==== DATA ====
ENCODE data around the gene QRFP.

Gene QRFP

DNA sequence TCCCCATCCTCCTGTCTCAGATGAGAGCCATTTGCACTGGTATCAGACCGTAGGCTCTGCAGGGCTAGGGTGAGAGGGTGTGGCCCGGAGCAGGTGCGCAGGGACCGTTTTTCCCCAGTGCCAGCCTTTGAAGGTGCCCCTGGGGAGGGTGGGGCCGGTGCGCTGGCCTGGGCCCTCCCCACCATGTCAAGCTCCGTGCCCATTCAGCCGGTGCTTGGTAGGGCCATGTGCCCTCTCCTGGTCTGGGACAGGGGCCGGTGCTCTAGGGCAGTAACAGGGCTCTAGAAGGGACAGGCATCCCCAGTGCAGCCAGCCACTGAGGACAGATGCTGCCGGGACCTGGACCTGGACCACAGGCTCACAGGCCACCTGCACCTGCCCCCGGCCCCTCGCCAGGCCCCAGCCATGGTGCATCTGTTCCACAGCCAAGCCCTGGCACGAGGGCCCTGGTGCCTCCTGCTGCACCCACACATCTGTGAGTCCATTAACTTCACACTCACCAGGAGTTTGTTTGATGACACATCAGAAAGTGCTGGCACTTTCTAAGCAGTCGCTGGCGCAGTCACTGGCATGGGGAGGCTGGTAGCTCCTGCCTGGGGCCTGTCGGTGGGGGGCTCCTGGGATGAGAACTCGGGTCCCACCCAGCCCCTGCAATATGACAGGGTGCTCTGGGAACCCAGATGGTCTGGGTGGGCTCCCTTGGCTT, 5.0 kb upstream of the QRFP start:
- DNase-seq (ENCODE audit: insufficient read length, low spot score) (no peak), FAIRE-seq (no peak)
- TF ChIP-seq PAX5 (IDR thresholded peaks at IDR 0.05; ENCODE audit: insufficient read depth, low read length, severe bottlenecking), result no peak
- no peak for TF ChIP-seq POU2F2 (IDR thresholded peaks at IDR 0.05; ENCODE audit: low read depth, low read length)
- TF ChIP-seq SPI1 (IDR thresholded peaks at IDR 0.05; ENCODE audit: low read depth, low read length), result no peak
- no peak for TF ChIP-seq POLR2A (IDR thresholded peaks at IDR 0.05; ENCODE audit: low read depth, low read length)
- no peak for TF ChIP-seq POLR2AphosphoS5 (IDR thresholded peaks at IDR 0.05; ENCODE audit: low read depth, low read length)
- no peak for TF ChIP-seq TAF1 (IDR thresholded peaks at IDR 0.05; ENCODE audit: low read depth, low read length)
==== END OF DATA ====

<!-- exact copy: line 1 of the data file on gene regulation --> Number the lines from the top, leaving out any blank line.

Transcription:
ENCODE data around the gene QRFP.